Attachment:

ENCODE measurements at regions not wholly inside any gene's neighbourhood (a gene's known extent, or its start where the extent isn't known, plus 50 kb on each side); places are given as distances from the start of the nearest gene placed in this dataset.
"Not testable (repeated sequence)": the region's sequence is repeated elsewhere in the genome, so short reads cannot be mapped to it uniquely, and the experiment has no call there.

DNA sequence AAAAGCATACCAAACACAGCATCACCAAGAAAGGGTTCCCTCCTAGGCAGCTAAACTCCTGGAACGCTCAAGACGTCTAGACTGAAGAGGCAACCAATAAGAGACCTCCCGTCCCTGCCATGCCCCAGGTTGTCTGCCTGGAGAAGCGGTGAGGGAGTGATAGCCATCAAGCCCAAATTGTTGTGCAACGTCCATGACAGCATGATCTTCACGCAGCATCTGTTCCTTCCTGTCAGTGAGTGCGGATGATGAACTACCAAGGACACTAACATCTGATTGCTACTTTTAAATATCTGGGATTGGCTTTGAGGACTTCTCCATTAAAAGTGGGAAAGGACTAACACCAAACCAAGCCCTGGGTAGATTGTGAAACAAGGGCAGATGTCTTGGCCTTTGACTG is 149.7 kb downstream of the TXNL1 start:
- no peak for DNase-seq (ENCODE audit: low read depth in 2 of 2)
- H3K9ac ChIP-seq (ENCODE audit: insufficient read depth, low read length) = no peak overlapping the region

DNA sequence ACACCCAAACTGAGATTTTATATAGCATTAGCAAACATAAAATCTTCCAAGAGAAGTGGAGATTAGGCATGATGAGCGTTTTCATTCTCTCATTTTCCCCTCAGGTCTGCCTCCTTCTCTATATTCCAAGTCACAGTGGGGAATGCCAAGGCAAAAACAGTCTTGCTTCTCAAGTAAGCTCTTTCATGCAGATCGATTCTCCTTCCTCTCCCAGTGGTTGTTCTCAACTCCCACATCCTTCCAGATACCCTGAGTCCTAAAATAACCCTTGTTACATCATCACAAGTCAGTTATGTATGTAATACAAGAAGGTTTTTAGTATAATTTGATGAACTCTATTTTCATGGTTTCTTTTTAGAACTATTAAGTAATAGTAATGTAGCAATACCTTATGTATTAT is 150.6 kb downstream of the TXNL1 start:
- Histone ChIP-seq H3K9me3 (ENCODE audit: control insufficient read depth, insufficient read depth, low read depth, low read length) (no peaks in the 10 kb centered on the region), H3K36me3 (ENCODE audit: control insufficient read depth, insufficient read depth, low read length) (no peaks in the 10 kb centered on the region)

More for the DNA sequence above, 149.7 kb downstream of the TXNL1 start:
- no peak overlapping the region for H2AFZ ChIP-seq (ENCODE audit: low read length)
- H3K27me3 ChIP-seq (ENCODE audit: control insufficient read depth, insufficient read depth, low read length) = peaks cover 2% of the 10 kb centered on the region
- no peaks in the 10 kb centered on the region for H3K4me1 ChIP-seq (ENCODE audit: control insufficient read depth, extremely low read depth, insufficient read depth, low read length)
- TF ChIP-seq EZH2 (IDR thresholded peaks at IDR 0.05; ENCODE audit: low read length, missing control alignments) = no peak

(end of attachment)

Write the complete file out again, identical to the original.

ENCODE measurements at regions not wholly inside any gene's neighbourhood (a gene's known extent, or its start where the extent isn't known, plus 50 kb on each side); places are given as distances from the start of the nearest gene placed in this dataset.
"Not testable (repeated sequence)": the region's sequence is repeated elsewhere in the genome, so short reads cannot be mapped to it uniquely, and the experiment has no call there.

DNA sequence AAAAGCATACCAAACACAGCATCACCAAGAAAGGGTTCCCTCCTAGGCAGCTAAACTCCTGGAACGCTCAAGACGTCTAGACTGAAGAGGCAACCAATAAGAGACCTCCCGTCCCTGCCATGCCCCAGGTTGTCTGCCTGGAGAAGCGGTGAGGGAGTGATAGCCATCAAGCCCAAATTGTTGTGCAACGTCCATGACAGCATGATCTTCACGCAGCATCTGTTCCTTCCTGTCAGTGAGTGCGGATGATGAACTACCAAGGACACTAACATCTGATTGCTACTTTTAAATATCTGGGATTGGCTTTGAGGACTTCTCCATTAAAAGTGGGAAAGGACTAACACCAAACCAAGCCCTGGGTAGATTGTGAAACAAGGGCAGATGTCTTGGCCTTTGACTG is 149.7 kb downstream of the TXNL1 start:
- no peak for DNase-seq (ENCODE audit: low read depth in 2 of 2)
- H3K9ac ChIP-seq (ENCODE audit: insufficient read depth, low read length) = no peak overlapping the region

DNA sequence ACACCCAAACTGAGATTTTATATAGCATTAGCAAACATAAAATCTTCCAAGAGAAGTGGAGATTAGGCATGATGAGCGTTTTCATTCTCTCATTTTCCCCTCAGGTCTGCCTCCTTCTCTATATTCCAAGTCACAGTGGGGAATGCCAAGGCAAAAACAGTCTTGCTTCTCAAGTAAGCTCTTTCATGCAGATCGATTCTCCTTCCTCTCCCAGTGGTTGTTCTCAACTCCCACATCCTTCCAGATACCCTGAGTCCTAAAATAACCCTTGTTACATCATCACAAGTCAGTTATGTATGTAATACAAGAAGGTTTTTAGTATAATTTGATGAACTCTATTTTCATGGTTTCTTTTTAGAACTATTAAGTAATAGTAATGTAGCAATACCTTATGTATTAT is 150.6 kb downstream of the TXNL1 start:
- Histone ChIP-seq H3K9me3 (ENCODE audit: control insufficient read depth, insufficient read depth, low read depth, low read length) (no peaks in the 10 kb centered on the region), H3K36me3 (ENCODE audit: control insufficient read depth, insufficient read depth, low read length) (no peaks in the 10 kb centered on the region)

More for the DNA sequence above, 149.7 kb downstream of the TXNL1 start:
- no peak overlapping the region for H2AFZ ChIP-seq (ENCODE audit: low read length)
- H3K27me3 ChIP-seq (ENCODE audit: control insufficient read depth, insufficient read depth, low read length) = peaks cover 2% of the 10 kb centered on the region
- no peaks in the 10 kb centered on the region for H3K4me1 ChIP-seq (ENCODE audit: control insufficient read depth, extremely low read depth, insufficient read depth, low read length)
- TF ChIP-seq EZH2 (IDR thresholded peaks at IDR 0.05; ENCODE audit: low read length, missing control alignments) = no peak